Groundbreaking held for new SDSU Swine Education and Research Facility
On Oct. 3, South Dakota State University held a ground breaking ceremony for the new Swine Education and Research Facility (SERF). More than 200 people attended, including South Dakota Governor Dennis Duagaard. In March, the state legislature approved $2.03 million in funding for the swine unit with another $1 million from the Board of Regents’ Higher Education Facilities Fund.
The new swine unit will include three new complexes: a 150-sow teaching and intensive research complex; a building with four 300-head, wean-to-finish rooms; and a 1,200-head wean-to-finish complex located offsite. Public viewing areas and classrooms will facilitate education and public outreach.
The SDSU facility will be a regional hub for swine research and education, and has received $1.8 million in private financial commitments from individuals, organizations and businesses in South Dakota and surrounding states. In addition, the South Dakota Soybean Research & Promotion Council (SDSRPC) and the Minnesota Soybean Research and Promotion Council (MSRPC) have pledged $1 million and $500,000, respectively. The investment from SDSRPC and MSRPC will go toward educational components of the program.
“Pork production is the biggest consumer of soybeans in our state. About 4.2 million pigs are finished annually, consuming 275,000 tons of soybean meal. Our soybean checkoff believes it’s important to support education and research that will enhance the pork industry,” says Marc Reiner, SDSRPC chairman.
A 10 percent increase in swine production creates the demand for an additional 672,000 bushels of soybeans and 2,322,000 bushels of corn annually. From 2011 to 2013, the South Dakota swine industry grew by 12 percent.
Glenn Muller, executive director with the South Dakota Pork Producers Council says the current facilities at the University are so outdated that they hinder relevant research and education. Furthermore, other land grant colleges have cut back or eliminated swine teaching and research. “There’s a big need to educate and train the next generation of pork producers and allied industry personnel. This project provides state-of-the-art education and research facilities for students and producers in South Dakota and surrounding states,” says Muller.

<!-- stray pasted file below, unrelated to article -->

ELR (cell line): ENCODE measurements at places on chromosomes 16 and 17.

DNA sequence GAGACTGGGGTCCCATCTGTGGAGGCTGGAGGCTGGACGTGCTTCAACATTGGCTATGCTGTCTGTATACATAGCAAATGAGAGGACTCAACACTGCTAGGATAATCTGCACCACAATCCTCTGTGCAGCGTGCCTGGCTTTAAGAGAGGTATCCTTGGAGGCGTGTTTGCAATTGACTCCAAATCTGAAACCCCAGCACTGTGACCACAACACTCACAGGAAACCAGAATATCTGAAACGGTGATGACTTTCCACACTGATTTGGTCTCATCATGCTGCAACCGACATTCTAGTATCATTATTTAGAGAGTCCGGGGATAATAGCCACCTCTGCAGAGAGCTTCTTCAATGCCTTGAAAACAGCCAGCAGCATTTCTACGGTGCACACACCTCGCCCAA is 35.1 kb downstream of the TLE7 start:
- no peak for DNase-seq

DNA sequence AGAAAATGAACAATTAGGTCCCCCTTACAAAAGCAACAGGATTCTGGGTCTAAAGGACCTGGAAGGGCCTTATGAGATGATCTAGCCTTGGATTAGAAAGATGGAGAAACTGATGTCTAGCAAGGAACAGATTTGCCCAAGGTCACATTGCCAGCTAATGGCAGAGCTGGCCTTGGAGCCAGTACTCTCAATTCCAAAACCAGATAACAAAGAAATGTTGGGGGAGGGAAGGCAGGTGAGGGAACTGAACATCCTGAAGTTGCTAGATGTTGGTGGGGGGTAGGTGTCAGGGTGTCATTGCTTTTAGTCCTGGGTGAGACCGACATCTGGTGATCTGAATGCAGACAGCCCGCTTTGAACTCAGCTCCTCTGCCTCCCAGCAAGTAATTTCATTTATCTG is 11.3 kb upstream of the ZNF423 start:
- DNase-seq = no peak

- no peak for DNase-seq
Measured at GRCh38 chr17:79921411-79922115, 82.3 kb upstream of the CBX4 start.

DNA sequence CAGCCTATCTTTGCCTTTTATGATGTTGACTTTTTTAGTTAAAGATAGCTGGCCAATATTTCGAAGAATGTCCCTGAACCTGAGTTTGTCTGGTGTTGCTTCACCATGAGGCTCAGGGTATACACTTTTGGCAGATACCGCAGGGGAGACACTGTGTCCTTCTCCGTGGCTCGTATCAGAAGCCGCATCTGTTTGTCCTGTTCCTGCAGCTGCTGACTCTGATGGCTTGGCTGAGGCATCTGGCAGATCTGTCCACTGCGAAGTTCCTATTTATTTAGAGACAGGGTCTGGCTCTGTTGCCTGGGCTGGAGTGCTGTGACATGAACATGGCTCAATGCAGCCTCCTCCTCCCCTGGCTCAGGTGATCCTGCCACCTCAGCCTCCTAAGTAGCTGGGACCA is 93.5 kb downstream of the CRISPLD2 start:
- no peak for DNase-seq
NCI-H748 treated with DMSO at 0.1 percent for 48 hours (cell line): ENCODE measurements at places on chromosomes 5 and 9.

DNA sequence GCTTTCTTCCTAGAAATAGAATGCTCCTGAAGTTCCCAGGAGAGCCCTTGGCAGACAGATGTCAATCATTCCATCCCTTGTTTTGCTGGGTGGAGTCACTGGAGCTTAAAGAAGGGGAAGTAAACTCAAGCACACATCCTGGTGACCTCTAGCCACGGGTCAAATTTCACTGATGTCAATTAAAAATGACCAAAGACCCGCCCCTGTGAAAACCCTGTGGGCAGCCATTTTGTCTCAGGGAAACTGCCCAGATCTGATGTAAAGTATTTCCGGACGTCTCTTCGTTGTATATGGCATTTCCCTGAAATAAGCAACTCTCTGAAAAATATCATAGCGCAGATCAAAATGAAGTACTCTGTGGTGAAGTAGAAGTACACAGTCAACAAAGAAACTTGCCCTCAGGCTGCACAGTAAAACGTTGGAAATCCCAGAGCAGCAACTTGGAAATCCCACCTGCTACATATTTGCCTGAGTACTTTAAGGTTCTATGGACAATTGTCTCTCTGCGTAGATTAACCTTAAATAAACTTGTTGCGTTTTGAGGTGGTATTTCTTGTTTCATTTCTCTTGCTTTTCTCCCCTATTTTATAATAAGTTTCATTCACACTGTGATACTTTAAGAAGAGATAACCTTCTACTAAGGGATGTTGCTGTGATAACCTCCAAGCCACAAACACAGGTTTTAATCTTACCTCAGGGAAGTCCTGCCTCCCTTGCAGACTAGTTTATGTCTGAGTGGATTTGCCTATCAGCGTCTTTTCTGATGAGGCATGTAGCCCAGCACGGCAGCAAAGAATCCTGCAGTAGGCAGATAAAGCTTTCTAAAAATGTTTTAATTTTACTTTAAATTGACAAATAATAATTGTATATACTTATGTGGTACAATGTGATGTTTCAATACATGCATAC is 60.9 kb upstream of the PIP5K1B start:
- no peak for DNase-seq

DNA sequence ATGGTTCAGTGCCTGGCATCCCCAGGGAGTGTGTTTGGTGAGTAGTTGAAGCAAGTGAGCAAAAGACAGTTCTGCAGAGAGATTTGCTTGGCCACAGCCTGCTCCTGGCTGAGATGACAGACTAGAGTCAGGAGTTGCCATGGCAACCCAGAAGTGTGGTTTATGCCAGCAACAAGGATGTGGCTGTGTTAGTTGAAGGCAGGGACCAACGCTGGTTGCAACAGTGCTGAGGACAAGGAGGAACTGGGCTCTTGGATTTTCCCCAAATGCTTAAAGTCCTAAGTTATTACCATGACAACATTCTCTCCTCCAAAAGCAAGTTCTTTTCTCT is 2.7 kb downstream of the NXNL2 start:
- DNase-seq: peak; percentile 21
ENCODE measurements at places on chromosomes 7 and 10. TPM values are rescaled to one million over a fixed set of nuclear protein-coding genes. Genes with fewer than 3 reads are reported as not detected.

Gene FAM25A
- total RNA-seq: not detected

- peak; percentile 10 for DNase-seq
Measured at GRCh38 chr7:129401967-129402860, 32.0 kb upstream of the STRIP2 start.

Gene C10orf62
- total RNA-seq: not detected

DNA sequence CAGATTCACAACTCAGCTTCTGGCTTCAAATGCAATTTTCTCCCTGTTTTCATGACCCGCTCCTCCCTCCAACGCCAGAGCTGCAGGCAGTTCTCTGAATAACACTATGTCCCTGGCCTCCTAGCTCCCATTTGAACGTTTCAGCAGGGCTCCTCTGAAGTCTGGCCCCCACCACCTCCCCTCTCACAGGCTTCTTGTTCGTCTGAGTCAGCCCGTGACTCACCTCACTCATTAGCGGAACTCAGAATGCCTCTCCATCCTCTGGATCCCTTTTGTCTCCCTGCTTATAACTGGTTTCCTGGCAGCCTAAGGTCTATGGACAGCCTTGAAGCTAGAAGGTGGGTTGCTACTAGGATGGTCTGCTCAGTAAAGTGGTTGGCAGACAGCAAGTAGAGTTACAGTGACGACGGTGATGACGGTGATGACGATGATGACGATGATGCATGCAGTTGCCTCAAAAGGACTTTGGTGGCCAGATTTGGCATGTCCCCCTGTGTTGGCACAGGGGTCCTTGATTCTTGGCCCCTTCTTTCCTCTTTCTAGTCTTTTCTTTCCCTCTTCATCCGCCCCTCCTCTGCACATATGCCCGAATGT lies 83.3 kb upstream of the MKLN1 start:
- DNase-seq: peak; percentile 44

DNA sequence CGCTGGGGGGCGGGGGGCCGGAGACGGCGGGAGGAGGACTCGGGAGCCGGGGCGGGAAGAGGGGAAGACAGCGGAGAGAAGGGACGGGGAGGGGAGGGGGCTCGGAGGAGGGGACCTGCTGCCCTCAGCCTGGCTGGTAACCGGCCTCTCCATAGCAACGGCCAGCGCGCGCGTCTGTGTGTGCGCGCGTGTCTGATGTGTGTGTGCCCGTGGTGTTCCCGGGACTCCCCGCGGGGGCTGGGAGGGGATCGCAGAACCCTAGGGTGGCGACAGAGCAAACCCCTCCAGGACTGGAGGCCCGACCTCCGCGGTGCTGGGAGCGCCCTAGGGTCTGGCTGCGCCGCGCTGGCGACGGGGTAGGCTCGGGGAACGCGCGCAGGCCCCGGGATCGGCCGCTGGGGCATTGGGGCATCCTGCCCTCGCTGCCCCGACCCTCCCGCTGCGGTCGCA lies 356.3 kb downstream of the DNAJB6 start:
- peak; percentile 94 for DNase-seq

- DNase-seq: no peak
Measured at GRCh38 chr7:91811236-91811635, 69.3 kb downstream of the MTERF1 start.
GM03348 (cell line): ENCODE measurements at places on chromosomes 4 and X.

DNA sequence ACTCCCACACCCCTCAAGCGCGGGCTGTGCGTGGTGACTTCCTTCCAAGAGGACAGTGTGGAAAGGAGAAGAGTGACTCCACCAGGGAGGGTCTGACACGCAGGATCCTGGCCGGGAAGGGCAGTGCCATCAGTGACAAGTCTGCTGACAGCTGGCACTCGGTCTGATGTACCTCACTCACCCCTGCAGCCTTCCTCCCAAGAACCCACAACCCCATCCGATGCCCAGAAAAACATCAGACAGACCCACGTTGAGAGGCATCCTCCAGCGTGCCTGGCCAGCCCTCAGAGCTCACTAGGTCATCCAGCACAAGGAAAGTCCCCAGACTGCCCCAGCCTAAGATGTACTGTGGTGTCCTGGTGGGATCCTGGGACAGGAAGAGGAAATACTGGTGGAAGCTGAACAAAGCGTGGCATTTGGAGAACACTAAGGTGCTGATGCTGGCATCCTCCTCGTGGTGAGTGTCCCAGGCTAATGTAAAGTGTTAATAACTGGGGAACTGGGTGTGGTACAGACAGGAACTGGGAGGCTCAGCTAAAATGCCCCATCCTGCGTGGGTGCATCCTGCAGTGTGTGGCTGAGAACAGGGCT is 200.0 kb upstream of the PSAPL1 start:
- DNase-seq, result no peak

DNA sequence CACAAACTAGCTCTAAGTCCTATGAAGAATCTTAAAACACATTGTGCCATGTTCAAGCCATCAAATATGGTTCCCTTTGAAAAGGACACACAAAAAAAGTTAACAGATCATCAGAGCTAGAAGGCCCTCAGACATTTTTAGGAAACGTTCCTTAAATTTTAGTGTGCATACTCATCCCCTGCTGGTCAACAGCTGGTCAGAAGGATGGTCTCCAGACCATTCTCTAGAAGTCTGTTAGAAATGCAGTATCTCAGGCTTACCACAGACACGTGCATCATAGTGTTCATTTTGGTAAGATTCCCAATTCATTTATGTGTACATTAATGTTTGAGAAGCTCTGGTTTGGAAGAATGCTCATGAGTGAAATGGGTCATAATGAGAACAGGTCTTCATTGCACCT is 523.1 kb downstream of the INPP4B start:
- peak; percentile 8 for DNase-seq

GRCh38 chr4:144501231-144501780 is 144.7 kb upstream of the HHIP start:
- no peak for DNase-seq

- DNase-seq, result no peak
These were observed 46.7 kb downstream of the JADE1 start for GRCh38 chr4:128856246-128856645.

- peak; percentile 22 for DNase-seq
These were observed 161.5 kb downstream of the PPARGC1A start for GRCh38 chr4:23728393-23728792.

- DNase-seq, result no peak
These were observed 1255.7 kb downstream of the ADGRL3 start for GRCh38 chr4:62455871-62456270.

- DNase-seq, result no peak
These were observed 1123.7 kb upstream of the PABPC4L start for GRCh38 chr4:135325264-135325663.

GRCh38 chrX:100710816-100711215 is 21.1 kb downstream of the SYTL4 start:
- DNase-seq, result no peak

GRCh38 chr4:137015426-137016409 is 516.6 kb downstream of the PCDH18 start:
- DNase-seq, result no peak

Demystifying Pork Production
The new facility is being designed with glass windows and elevated walkways so visitors can see every room without violating biosecurity measures. In addition, there will be a 24-hour live video feed from each room. “We hope to demystify modern pork production for concerned citizens and the general public,” explains Bob Thaler, swine extension specialist and professor. “With the live video feed, a boy in Shanghai or a girl in Chicago can watch pig production from conception to market.”
These features are important to the South Dakota soybean and pork producer groups. “There are a lot of misperceptions about swine production. It will be great to have a place where citizens, legislators and local zoning board members can see today’s pork production. The new facility will answer questions for both producers and consumers,” says Reiner.
With opportunities to see in person how modern technologies can minimize odors, improve sustainability and enhance animal care, Muller hopes more citizens will recognize pork production as an asset to their local communities. He notes the swine industry currently contributes $2.1 billion annually to South Dakota’s economy.